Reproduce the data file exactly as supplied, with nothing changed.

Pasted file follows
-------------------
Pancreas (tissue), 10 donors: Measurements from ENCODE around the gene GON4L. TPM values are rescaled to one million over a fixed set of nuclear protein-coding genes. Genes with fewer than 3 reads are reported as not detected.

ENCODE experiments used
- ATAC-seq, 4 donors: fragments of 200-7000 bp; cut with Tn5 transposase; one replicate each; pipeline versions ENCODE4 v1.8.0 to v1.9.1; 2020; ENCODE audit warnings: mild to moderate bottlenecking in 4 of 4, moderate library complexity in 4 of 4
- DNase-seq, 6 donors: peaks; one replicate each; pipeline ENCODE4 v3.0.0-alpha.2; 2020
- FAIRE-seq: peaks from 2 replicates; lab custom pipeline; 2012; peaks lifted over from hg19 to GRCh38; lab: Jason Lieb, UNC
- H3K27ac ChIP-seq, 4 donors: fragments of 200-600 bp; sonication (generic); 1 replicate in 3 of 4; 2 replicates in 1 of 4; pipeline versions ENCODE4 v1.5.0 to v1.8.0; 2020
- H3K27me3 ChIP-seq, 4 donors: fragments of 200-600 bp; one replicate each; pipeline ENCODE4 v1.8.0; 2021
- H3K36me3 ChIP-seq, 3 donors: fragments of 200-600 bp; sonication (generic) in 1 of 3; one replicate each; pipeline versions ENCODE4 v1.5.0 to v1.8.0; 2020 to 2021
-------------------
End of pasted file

Pancreas (tissue), 10 donors: Measurements from ENCODE around the gene GON4L. TPM values are rescaled to one million over a fixed set of nuclear protein-coding genes. Genes with fewer than 3 reads are reported as not detected.

ENCODE experiments used
- ATAC-seq, 4 donors: fragments of 200-7000 bp; cut with Tn5 transposase; one replicate each; pipeline versions ENCODE4 v1.8.0 to v1.9.1; 2020; ENCODE audit warnings: mild to moderate bottlenecking in 4 of 4, moderate library complexity in 4 of 4
- DNase-seq, 6 donors: peaks; one replicate each; pipeline ENCODE4 v3.0.0-alpha.2; 2020
- FAIRE-seq: peaks from 2 replicates; lab custom pipeline; 2012; peaks lifted over from hg19 to GRCh38; lab: Jason Lieb, UNC
- H3K27ac ChIP-seq, 4 donors: fragments of 200-600 bp; sonication (generic); 1 replicate in 3 of 4; 2 replicates in 1 of 4; pipeline versions ENCODE4 v1.5.0 to v1.8.0; 2020
- H3K27me3 ChIP-seq, 4 donors: fragments of 200-600 bp; one replicate each; pipeline ENCODE4 v1.8.0; 2021
- H3K36me3 ChIP-seq, 3 donors: fragments of 200-600 bp; sonication (generic) in 1 of 3; one replicate each; pipeline versions ENCODE4 v1.5.0 to v1.8.0; 2020 to 2021